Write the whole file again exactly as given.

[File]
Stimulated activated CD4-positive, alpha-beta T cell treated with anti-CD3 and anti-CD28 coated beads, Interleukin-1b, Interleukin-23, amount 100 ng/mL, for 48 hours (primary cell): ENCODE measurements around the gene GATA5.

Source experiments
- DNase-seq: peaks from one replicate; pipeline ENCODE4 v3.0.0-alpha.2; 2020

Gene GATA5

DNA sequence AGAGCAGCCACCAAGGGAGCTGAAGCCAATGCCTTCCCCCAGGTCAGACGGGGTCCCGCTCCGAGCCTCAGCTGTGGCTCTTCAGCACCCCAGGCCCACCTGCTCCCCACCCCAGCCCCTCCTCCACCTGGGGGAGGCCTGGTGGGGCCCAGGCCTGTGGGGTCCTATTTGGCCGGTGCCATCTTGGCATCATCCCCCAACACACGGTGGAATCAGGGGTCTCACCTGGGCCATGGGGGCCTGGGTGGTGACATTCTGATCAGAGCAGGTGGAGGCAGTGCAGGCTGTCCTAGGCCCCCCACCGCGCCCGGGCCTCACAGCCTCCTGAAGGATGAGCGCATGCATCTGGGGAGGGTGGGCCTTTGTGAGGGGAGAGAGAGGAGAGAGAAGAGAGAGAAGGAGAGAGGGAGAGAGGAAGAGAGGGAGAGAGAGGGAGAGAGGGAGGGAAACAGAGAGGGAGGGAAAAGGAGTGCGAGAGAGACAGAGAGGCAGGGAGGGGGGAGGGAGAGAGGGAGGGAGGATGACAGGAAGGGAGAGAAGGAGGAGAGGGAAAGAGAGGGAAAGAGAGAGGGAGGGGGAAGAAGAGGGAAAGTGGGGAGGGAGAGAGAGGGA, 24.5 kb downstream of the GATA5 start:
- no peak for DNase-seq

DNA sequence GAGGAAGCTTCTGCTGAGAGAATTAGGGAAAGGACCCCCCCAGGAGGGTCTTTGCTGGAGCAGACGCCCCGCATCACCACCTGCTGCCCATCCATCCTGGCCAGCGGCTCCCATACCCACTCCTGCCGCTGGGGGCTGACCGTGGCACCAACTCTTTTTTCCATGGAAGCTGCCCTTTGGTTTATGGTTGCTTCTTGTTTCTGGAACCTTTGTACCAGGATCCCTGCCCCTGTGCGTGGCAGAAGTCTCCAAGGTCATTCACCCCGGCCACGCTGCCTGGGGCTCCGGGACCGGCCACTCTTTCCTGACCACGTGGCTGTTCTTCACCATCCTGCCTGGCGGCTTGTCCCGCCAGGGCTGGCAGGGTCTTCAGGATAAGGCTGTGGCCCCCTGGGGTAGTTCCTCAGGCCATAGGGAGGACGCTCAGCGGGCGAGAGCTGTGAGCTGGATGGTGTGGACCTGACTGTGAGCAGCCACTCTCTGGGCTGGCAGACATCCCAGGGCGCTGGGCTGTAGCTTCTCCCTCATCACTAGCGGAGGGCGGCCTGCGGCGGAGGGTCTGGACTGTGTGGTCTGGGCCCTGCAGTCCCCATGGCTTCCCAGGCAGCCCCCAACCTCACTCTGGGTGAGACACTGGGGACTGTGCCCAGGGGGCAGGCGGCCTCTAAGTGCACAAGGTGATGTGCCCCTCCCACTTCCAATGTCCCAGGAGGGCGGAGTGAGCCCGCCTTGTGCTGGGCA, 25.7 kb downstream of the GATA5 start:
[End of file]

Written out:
Stimulated activated CD4-positive, alpha-beta T cell treated with anti-CD3 and anti-CD28 coated beads, Interleukin-1b, Interleukin-23, amount 100 ng/mL, for 48 hours (primary cell): ENCODE measurements around the gene GATA5.

Source experiments
- DNase-seq: peaks from one replicate; pipeline ENCODE4 v3.0.0-alpha.2; 2020

Gene GATA5

DNA sequence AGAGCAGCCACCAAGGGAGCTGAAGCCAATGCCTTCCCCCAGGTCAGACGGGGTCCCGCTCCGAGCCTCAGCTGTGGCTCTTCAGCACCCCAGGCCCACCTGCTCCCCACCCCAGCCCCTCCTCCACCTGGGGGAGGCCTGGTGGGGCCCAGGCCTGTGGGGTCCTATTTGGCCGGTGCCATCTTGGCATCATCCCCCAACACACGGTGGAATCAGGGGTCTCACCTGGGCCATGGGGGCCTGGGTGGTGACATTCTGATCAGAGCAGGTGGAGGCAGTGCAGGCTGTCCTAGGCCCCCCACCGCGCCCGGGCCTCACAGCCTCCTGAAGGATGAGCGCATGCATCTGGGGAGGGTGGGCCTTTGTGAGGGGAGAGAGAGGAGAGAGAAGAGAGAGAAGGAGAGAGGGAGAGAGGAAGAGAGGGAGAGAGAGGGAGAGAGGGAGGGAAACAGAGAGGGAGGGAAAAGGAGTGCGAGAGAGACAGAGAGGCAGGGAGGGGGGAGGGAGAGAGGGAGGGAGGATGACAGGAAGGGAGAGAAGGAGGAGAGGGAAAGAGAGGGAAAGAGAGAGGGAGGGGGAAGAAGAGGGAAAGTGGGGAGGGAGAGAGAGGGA, 24.5 kb downstream of the GATA5 start:
- no peak for DNase-seq

DNA sequence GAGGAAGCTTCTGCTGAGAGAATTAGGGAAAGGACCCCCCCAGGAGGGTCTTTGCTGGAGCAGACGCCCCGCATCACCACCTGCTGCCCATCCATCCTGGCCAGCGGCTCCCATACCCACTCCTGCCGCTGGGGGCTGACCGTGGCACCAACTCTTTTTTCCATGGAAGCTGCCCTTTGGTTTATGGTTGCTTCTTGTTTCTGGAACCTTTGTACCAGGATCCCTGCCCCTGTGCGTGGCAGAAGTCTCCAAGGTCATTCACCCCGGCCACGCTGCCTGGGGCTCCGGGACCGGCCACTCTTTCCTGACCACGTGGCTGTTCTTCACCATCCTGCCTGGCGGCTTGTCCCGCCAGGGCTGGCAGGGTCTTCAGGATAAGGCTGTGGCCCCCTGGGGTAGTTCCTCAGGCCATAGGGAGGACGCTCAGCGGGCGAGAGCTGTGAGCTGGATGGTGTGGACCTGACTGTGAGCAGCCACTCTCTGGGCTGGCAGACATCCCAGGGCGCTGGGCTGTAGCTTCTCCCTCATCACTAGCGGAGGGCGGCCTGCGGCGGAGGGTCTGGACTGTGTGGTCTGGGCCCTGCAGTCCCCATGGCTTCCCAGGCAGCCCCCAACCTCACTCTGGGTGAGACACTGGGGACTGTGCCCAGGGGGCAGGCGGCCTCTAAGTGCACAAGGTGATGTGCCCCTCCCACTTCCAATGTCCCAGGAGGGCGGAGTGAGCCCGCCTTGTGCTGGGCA, 25.7 kb downstream of the GATA5 start: